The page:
Some stadiums, like Vanderbilt’s football stadium in Nashville, like to actually shoot off fireworks as the Anthem singer gets to the lines “And the rockets’ red glare, the bombs bursting in air.” Fortunately, Sloan Park didn’t produce any pyrotechnics, so I had to provide them myself.
I had been considering small changes to the song to make it “my own” without copying another singer, especially regular Cubs singer Wayne Messmer. His signature moment is at the end of the song when he sings high notes on the last two words “the brave.”
I decided on a different crescendo, one that went up the scale on “was still there” at the end of the third verse. This change, delivered with a strong emphasis, re-emphasizes the main point of Francis Scott key’s lyrics: that after a long night of British bombardment on Fort McHenry on the Maryland coast during the War of 1812, in the morning the flag of our fledgling country “was still there.”
After that high note, it was time to wrap things up with a confident and clear ending. My final note resonated across the ballpark and I received a nice applause. Just like I did at the end of my performance at Wrigley Field, I pointed up to heaven. This time, I was thinking of both Dad and Nono, our two patriarchal Cubs fans who, I like to think, were smiling down from heaven at what I had just accomplished.
Thrilled with my performance, I handed the mic back to Laruen and received high fives from Connor and Steve. On our way back to the tunnel, we walked past the Cubs dugout. Standing at the end was Cubs manager Joe Maddon, who looked up at me through his black frame glasses and said “Well done.” His praise set my spirits soaring and I was giddy with excitement as we rode back up the elevator and walked to our seats.
The rest of the day was very enjoyable with my family. They congratulated me on my performance as we all stood in front of the Cubs marquee for a family photo. Present were my dad’s brothers Bill, Dave, and Mike, along with my brother Steve, cousin Todd and son Connor. We even held up a photo of Dad and Nono in their Cubs shirts, as they were with us in spirit. My family’s presence made this day extra special.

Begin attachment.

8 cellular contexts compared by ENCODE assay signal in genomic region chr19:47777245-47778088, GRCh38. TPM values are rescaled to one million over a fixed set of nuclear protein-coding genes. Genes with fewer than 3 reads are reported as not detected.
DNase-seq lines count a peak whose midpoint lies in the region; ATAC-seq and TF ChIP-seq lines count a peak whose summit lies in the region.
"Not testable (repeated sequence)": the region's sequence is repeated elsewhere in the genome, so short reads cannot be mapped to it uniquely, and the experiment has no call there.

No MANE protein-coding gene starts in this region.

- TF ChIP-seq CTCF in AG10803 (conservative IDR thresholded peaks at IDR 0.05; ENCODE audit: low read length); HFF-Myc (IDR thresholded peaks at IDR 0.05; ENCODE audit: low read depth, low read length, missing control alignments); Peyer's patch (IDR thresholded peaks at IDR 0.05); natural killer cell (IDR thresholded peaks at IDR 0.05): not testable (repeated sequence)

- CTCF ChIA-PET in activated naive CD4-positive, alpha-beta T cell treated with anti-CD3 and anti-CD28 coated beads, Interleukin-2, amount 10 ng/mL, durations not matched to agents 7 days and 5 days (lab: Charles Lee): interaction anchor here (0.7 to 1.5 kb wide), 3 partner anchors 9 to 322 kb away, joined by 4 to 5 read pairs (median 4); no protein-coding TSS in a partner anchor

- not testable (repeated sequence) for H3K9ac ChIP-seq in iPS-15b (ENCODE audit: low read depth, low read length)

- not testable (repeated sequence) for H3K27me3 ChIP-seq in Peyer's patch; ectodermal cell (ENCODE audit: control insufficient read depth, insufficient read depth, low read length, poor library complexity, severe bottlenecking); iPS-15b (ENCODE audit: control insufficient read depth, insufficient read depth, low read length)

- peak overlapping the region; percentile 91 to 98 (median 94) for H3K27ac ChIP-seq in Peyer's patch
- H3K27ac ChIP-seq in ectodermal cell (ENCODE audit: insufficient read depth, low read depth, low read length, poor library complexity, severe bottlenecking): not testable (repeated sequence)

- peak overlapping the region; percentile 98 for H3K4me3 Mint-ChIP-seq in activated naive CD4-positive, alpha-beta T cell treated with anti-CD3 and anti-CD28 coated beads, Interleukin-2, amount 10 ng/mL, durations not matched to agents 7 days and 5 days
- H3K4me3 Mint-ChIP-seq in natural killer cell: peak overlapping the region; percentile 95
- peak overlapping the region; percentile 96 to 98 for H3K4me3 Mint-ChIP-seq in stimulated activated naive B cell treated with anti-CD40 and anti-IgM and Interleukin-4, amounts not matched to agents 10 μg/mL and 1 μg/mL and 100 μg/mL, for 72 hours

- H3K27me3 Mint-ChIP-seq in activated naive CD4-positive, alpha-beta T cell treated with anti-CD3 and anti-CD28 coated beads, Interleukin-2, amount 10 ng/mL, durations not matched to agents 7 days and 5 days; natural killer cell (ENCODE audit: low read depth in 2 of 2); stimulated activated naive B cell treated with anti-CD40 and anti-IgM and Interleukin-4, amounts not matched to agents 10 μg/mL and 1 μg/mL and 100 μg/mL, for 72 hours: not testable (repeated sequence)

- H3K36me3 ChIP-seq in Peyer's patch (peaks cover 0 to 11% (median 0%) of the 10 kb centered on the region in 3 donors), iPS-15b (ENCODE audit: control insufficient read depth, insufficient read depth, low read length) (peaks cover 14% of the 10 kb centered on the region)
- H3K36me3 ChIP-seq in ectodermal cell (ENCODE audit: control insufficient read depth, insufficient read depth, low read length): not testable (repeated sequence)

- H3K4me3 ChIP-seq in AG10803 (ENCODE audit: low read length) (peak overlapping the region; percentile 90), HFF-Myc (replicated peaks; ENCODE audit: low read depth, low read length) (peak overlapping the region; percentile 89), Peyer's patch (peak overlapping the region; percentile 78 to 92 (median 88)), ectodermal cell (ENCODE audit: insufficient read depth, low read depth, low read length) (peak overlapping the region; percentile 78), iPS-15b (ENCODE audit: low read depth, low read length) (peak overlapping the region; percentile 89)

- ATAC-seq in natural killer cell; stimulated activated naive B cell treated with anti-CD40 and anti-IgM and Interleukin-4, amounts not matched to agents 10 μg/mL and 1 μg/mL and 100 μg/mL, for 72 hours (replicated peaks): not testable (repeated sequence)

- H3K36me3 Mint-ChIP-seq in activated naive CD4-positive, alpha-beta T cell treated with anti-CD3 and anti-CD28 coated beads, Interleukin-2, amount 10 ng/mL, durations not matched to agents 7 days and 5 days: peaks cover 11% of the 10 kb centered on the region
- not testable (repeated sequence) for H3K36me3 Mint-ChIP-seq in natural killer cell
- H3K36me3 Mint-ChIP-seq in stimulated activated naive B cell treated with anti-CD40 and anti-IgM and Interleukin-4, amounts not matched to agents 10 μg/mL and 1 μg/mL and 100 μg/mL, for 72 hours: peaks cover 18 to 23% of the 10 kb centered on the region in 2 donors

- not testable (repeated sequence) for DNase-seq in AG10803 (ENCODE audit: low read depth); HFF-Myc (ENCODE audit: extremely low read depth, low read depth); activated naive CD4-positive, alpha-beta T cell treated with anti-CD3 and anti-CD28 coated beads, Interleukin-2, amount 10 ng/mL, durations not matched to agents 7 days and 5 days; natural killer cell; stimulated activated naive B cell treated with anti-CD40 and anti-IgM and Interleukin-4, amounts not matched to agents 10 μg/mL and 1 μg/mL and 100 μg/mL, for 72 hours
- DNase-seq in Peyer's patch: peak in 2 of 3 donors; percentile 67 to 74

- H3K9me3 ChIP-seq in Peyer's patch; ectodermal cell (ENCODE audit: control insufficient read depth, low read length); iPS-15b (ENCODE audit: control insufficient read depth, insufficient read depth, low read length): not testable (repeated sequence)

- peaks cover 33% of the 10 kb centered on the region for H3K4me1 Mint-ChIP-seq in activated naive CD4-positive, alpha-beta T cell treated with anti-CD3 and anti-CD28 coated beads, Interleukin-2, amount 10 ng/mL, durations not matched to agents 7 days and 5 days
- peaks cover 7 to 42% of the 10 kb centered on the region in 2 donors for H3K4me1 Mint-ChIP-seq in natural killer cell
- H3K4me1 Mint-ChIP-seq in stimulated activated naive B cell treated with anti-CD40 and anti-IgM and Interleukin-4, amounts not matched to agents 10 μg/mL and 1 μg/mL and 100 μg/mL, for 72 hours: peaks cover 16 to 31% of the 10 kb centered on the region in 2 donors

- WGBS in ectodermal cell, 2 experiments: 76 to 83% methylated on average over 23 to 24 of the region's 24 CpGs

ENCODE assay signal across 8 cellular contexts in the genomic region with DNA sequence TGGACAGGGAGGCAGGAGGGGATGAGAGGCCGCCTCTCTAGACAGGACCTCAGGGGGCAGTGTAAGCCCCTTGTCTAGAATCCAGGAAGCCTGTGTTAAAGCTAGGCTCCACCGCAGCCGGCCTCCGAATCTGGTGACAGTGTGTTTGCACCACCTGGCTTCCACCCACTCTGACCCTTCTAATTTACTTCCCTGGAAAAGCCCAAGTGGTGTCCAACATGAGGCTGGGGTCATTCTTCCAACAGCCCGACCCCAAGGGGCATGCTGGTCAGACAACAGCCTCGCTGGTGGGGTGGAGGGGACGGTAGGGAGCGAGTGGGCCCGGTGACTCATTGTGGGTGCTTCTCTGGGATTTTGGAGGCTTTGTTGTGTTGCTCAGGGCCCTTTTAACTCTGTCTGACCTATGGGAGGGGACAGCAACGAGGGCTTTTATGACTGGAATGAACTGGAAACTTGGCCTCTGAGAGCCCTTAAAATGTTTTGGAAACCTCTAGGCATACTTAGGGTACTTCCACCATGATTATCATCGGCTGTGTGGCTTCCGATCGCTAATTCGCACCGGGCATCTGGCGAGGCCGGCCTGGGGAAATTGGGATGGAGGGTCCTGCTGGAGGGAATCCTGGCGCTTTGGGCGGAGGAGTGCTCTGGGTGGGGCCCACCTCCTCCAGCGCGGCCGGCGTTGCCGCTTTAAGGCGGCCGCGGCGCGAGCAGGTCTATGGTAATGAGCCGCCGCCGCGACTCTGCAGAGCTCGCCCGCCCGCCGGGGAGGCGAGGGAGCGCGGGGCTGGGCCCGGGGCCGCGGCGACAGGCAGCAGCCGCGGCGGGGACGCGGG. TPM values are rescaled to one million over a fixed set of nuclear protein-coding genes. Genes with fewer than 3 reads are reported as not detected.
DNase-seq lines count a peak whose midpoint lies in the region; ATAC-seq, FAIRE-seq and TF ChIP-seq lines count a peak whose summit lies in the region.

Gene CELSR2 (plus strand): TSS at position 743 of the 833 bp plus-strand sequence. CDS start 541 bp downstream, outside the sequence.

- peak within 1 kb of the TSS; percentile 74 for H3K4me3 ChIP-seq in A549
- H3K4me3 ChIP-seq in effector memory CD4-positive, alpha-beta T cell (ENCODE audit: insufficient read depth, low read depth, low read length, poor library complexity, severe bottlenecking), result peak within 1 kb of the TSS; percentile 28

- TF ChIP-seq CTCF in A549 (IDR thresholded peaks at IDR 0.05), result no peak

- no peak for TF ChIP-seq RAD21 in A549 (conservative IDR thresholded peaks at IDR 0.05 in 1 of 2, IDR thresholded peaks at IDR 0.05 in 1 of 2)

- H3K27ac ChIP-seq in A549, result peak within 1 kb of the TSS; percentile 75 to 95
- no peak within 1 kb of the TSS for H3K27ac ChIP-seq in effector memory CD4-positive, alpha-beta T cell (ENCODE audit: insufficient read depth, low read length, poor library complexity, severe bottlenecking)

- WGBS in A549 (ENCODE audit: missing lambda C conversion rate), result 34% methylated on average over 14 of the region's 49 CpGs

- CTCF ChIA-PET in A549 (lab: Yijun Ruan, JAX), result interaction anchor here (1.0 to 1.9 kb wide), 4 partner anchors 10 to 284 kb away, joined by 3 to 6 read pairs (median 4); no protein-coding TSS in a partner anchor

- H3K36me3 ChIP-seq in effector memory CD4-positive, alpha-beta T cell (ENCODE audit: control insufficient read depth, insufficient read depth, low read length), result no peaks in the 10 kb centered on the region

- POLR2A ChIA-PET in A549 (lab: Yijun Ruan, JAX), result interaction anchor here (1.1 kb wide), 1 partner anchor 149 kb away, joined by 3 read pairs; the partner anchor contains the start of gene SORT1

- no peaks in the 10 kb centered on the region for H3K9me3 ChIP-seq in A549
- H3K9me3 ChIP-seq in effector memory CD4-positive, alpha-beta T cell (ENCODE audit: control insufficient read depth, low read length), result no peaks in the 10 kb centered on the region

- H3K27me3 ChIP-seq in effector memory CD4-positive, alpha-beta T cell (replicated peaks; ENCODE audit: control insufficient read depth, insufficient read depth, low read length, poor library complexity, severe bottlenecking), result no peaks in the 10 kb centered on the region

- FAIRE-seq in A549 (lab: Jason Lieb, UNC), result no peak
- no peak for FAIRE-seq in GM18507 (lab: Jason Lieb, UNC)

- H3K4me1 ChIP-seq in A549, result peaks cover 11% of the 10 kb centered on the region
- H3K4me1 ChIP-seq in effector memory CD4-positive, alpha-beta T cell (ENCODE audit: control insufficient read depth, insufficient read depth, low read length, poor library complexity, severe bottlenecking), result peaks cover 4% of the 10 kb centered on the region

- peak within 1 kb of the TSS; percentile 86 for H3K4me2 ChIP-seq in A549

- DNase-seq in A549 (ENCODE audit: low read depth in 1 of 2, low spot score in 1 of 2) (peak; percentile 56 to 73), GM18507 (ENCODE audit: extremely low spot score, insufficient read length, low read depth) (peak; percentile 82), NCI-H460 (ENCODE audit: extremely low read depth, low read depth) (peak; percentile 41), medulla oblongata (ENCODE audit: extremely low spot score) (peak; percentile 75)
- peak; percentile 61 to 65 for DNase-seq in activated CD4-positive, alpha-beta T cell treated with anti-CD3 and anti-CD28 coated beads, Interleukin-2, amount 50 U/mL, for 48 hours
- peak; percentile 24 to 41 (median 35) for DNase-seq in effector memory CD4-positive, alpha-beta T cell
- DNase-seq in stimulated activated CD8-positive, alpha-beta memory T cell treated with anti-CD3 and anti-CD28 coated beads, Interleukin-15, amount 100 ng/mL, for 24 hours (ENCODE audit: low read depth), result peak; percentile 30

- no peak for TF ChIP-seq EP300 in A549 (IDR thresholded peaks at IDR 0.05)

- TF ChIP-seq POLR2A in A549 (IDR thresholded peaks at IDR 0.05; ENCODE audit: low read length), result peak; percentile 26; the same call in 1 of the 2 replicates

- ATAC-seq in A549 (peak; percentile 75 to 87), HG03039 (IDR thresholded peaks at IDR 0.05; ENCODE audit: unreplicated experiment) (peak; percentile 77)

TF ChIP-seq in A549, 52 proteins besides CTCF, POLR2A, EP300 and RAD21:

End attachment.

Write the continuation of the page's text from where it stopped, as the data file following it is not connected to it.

Later as I walked around Sloan Park, I talked to three Cubs program salesmen who collectively had 40+ years of working for the Cubs. I enjoyed a stroll around the ballpark and even chatted with former Cubs stars Garry “The Sarge” Matthews, Bobby Dernier, and batting champion Bill Madlock who were signing autographs for the charity Cubs Care.
Even though the Cubs lost this spring training game 3-2, we knew they were just warming up for the 2018 season. We got into our car and headed to Uncle Bill’s for dinner, convinced that this would not be our one and only visit to Sloan Park.
Connor and I checked out of our motel the next morning and took an Uber to Matt’s Big Breakfast before catching our afternoon flight. After the hearty breakfast, we even had time (and strength) to climb the Tempe Butte on the edge of the Arizona State University campus. The summit rises 1,496 feet above sea level and our climb was rewarded with a spectacular view of the desert city.
As Connor and I boarded our flight home, I scribbled some notes about the three days for this website (though it would take me three months to finally write the recap).
Through it all, I felt blessed, empowered, and thrilled to have the opportunity to share my singing with my family and especially my heroes – the Chicago Cubs.
Will I ever get the chance to sing for the Cubs again? I would certainly enjoy another trip to Wrigley Field to sing the Anthem again.
But even if that doesn’t happen, I am satisfied with my efforts over the past 14 years to sing for the Cubs. It’s been a great journey from the minors to the majors for this National Anthem singer!
Thank you, Chicago Cubs, for all the memories!